Atlasshruggedme's picture

The way I see it... If someone did dump physical metals onto the market. You should be able to get silver/gold. With the articles of Whole sellers being sold out of everything nation wide, it really supports the idea that it was GLC/SLV (ETF) being sold. Which currently have nothing to back it up (as people suspect) 


I suppose someone could argue that the SLV and GLD work like banking. You only need 10% to back up your paper. EX: 100 oz of paper gold for the 10 oz of physical in the vault.

Wed, 04/17/2013 - 10:49 | 3460764 Crash Overide
Crash Overide's picture

Regardless this has got average folk around the world seeking PM's realizing it better to hold metal than paper, unless you have to wipe your ass.

Wed, 04/17/2013 - 12:28 | 3461405 Arius
Arius's picture

How about the FAT FINGER theory?

could be a mistake ... no?

Wed, 04/17/2013 - 09:33 | 3460428 asscannon101
asscannon101's picture

"Tungsten!Tungsten here!! Get yer Tungsten while its hot!"

Yeah, its not like a buying frenzy will accelerate fraud...

Wed, 04/17/2013 - 10:39 | 3460730 Vooter
Vooter's picture

So what are you going to do? Curl up into a ball and cry?

Wed, 04/17/2013 - 11:18 | 3460946 Kirk2NCC1701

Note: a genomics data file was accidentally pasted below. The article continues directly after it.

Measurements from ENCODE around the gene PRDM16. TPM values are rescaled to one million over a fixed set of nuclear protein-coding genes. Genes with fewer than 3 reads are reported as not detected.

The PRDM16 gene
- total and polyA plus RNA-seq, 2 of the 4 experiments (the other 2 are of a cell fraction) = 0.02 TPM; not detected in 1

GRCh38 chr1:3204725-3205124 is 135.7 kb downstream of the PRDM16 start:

Kirk2NCC1701's picture

Don't laugh!  Smart ppl actually DO own Tungsten, at tungsten prices.  It's a commodity, like any other.  Why do you think Buffet -- who is a LOT smarter and richer than YOU -- has cornered that market?

Wed, 04/17/2013 - 09:41 | 3460469 freewolf7
freewolf7's picture

Would love some pictures of guys
staring out of their windows, thinking,

Wed, 04/17/2013 - 10:19 | 3460648 UH-60 Driver
UH-60 Driver's picture

So if I spend a significant portion of my expendable funds on purchasing gold, whilst reallocating a considerable portion of my personal savings account in PMs-and then store them at home next to my passports and pistols in the safe...will I "be" causing injury to the banking system?  How do we encourage others to do the same?

Wed, 04/17/2013 - 08:50 | 3460209 TeamDepends
TeamDepends's picture

Where da phyzz?  Aaaaaand it's gone!

Wed, 04/17/2013 - 09:19 | 3460358 azzhatter
azzhatter's picture

Aussies? I can picture Olivia Newton John singing "Let's get physical"

Wed, 04/17/2013 - 11:21 | 3460959 Kirk2NCC1701
Kirk2NCC1701's picture

Sorry, sport, I used that line yesterday.  Got anything original? /s

"Let's get Original, Original, you wanna get Original..."

Wed, 04/17/2013 - 08:52 | 3460210 Theta_Burn
Theta_Burn's picture

If 2-billion ppl bought just 1 oz...

Fook it...or 3-4 ozs

Wed, 04/17/2013 - 08:56 | 3460242 Pegasus Muse
Pegasus Muse's picture

I did my part this week to support of the cause.

Wed, 04/17/2013 - 09:32 | 3460362 Paper CRUSHer
Paper CRUSHer's picture

Sometimes ya just have to accumulate,ignore all the technicals & the charts and listen to STAN BUSH "FIGHT TO SURVIVE"(BLOODSPORT SOUNDTRACK) during these rough-tough gold trading sessions.

My bodys ready, my hearts on fire
Im gonna push it over the wire
Perfect timing, tight as a drum, final battle's already won
Im taking hold of every moment
Given strength by the breath of life (breath of life)
Im gonna stake my claim

Wed, 04/17/2013 - 08:52 | 3460216 SolidSnake961
SolidSnake961's picture


Wed, 04/17/2013 - 09:22 | 3460375 Debtonation
Debtonation's picture

All your gold are belong to us!

Wed, 04/17/2013 - 08:54 | 3460222 MrBoompi